As I struggle to find words to explain this season that have meaning for José, I also find myself contemplating more deeply it's meaning. In researching different ways of drawing children into a time of anticipating Christ's birth, I've been drawn to the song O Come O Come Emmanuel. On the surface, I enjoy the lovely melancholy melody and liturgical feel of the words as I sing them. What surprised me the other day, though, is that as I was singing the refrain, “Rejoice, rejoice. Emmanuel shall come to thee O Israel” is that I found myself close to tears. The strange thing was that it actually felt right. Here's why. The refrain calls us to rejoice, but before those words comes a different story. In the first verse we hear of a people who are captive, mourning, in exile, waiting to be ransomed. That's what gets me. But not just because of this song. For a few days before connecting with this song, I was feeling a tension, a disconnect, unsatisfied. I finally pinpointed that, among other things, it was stemming from spending more time at José's school.

At the beginning of the month I was asked to help distribute our government-sponsored breakfasts at José's school. I spent a couple weeks going from classroom to classroom, checking attendance and distributing milk and snacks accordingly. This gave me glimpses into each classroom and the dynamics at play between teachers and students. Being that I'm a teacher, and a highly sensitive* one at that, I was highly tuned to these dynamics. Some of what I saw and heard was encouraging and uplifting for me: rapport, attentiveness, structure, rhythm. But I also saw much more than I wished of disrespect, inattention, physical barriers, and instructional rigidity. I recognize that I don't have the entire picture of what goes on at José's school, but after one week of these observations I felt heavy with sadness.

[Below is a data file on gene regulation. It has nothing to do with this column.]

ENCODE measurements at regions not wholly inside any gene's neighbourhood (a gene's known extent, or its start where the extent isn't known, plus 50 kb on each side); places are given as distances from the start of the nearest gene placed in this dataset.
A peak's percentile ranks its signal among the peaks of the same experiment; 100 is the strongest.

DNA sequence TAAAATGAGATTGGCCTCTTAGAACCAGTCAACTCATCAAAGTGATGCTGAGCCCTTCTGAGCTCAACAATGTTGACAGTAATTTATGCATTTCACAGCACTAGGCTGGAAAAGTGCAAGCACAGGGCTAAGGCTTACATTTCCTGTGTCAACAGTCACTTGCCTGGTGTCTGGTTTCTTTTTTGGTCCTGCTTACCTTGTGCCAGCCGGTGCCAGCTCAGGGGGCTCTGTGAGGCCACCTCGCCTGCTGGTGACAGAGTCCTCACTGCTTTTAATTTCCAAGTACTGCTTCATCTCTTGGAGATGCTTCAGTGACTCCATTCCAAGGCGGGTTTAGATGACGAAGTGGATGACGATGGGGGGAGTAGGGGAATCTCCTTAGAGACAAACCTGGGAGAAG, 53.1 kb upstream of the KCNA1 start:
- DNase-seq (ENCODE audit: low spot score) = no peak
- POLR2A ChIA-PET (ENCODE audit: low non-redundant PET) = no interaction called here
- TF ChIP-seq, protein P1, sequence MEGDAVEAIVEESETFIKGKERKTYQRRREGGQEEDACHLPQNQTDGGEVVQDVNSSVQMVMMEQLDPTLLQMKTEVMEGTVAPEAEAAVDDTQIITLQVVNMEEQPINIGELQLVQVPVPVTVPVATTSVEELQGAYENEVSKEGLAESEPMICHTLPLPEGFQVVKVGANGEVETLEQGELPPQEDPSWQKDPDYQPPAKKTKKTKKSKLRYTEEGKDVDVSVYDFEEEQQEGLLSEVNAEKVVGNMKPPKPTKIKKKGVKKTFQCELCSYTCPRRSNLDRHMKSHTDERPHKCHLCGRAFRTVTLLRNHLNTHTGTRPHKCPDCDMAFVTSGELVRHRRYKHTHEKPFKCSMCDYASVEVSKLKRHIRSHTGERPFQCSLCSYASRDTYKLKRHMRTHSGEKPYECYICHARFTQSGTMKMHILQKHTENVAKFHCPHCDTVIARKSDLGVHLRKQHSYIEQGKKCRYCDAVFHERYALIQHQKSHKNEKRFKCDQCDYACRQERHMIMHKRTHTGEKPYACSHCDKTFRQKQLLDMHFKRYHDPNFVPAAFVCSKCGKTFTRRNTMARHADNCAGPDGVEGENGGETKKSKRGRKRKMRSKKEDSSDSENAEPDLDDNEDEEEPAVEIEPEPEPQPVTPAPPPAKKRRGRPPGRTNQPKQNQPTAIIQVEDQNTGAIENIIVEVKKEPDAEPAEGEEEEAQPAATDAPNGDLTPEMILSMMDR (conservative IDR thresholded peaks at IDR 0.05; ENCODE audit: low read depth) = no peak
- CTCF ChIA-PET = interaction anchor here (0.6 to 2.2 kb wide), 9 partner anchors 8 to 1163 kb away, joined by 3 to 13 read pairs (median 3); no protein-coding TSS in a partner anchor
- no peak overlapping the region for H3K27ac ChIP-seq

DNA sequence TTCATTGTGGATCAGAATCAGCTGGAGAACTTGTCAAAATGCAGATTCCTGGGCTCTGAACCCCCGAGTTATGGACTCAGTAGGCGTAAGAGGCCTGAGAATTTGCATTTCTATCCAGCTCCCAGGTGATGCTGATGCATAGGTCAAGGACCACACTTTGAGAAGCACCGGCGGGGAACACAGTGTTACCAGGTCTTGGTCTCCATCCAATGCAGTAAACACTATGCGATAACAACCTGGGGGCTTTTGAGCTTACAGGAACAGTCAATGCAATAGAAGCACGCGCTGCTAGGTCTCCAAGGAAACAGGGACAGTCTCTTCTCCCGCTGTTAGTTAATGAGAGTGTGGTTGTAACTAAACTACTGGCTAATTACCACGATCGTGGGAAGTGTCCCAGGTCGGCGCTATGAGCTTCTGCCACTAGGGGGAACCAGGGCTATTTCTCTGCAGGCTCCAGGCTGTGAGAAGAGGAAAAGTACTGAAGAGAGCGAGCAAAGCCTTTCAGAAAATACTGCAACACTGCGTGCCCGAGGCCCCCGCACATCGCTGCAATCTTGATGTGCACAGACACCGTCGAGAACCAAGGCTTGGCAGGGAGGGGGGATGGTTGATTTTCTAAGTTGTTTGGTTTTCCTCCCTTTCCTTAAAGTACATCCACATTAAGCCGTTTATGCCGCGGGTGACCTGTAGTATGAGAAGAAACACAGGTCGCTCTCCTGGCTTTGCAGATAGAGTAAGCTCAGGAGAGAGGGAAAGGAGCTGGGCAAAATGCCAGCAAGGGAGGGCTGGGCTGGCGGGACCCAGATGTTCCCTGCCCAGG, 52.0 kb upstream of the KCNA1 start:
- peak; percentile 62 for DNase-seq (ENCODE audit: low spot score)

I long to see José surrounded by teachers who work because of vocation more than salary, who see their students as deserving of the very best they have to give, and who know God's love for them such that it overflows to the kids they see every day. I know that God longs for this as well.

So I find myself responding to the call for Israel to rejoice with mourning. I can understand on a small level how they were living in the chasm between reality and possibility. Between hope in God's promise and mourning their present circumstance. I believe that one promise was fulfilled by a baby in a manger. For this I have reason to rejoice and I anticipate the celebration of that birth. But there are promises that God has yet to fulfill – a kingdom on earth where tears will be wiped away. Where there will be no more death or mourning or crying or pain. (Revelation 21:4) And I also pray for God's presence at José's school, even as I mourn how much work he has yet to do there.

*For more information on highly sensitive people click here.